What the Yankees don’t want is to be lured into close games that drag on, from inning to inning, with very little scoring. Guardians gave up the 15th most home runs in the league this season (giving up 172 home runs), where as the Yankees offense was easily first in this department, as the Bombers slugged 254 dingers overall. A recipe for success might be for Yankees batters to hunt mistakes, as they did in the thrilling 2020 Wild Card series with Cleveland.

We can point to the Yankees owning a 5-1 record against the Guardians this season as proof that the Yankees are capable of advancing and having home field advantage in a 5-game series would seem to be another advantage that might tip the scales in the Yankees favor.

Lining-Up the Starters:

Considering that Shane Bieber pitched this past Friday, throwing 99-pitches, Guardians Manager Terry Francona may want to resist starting him on four-days rest to open the series. This could give the Yankees advantage number three, as Aaron Boone has a well-rested rotation to counter with.

Francona meanwhile may prefer to start Cal Quantrill in Game One to oppose Cole. Then, after Wednesday’s off-day, he will likely go with Beiber in Game Two and then after Friday’s off-day, he could deploy Triston McKenzie in Game Three as the series shifts to Cleveland.

If this thinking proves to be right, the Yankees would have a big advantage in Game One, with Aaron Boone likely starting Gerrit Cole. The Guardians are only batting .163 with a .243 OPS off of Cole this season so leading with Cole actually does make sense, but there’s two other reasons why I like the strategy.

In Game Two, the Yankees might go with Nestor Cortes Jr and then follow with Luis Severino in Game Three. Keep in mind, there is a weird “off-day” sandwiched between Game One and Game Two, and then another one between Game Two and Game Three as the series shifts from Yankee Stadium to Progressive Field in Cleveland. The first thing I like about leading with Cole is due to the way these off days are positioned, because it allows the Yankees to come back with Cole on regular rest for Game Four (in Cleveland). That makes things pretty tough on the Guardians if the series goes that long.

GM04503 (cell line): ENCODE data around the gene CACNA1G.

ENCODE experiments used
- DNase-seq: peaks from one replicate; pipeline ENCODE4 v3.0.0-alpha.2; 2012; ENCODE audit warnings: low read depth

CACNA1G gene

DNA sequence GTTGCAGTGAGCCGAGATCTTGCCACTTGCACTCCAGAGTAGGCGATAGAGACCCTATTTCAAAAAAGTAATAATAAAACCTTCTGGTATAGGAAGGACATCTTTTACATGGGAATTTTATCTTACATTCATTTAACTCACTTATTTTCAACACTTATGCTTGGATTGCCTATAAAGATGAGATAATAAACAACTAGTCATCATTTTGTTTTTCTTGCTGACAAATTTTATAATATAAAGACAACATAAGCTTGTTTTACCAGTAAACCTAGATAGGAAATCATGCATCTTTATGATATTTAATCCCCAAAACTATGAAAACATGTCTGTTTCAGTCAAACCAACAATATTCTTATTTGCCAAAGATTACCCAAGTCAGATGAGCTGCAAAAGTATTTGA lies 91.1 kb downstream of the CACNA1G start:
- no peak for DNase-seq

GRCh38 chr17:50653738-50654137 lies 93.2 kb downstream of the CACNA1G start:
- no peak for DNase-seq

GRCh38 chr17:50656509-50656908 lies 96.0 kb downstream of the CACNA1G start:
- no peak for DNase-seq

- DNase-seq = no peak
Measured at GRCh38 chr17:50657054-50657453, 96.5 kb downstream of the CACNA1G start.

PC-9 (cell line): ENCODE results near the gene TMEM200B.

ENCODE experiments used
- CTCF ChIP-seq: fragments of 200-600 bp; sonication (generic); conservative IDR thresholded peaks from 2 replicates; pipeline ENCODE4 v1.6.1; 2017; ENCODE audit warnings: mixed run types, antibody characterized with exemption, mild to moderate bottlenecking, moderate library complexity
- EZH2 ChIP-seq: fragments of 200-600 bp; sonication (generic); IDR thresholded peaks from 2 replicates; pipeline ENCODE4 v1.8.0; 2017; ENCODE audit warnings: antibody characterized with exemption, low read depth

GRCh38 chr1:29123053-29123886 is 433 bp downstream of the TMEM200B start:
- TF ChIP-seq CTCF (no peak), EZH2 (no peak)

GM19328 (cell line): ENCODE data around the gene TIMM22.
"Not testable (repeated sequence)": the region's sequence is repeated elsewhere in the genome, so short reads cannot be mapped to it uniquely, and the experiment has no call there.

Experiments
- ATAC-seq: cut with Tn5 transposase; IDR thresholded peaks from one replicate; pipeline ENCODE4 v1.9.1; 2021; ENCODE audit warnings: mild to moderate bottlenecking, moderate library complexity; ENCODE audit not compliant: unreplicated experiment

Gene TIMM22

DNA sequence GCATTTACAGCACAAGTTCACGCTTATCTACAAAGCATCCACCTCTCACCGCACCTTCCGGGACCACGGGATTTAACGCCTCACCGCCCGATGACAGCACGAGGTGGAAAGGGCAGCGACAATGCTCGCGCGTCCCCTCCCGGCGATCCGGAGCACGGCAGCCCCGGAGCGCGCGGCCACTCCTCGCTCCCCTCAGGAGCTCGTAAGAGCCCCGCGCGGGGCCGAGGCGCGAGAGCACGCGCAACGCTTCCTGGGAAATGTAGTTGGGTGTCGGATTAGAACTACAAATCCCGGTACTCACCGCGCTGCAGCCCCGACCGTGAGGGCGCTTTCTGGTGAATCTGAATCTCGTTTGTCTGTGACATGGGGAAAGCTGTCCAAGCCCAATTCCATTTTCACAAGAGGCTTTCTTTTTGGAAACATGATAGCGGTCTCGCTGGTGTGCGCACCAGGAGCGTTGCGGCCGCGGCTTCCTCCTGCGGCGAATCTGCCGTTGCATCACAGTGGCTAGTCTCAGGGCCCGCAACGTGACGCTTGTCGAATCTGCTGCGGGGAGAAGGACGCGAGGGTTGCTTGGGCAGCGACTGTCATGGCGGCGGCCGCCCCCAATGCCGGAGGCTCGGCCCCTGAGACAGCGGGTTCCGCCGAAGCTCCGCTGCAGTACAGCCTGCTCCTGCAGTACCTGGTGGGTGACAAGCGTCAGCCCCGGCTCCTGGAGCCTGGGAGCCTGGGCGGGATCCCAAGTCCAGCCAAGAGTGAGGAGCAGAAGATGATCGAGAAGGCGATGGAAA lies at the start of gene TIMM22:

The second thing I like about leading with Cole is that, if necessary, Cortes might get the call in pivotal Game Five at Yankee Stadium, with Severino in the bullpen in an “all-hands-on-deck” situation. I have more faith in Cortes and or Sevy in a winner-take-all Game Five scenario than I do Cole for six-innings and then having to let the Yankees bullpen decide the series (nothing against Cole).

The Guardians On Offense:

Though the Guardians are basically a league average team offensively, with their team OPS+ of 102 being only 2-points above League-average, it’s a big mistake to think the Guardians' offense isn’t good enough to win it all. Keep in mind, the Braves, last season’s World Series champs, had an ERA+ of 114 last season (a bit better overall than the Guardians 110 this season) and an OPS+ of only 98, which was one-point above the 2021 League average of 97. Indeed, the Guardians are very close to having what it takes to win it all.

What the Guardians need is for their offense to get hot enough to provide enough run support for their pitching, which is absolutely coming together at the right time of year so far, to be able to suppress opposing offenses just enough to do what the Guardians like to do, which is to play close games and win the majority of them.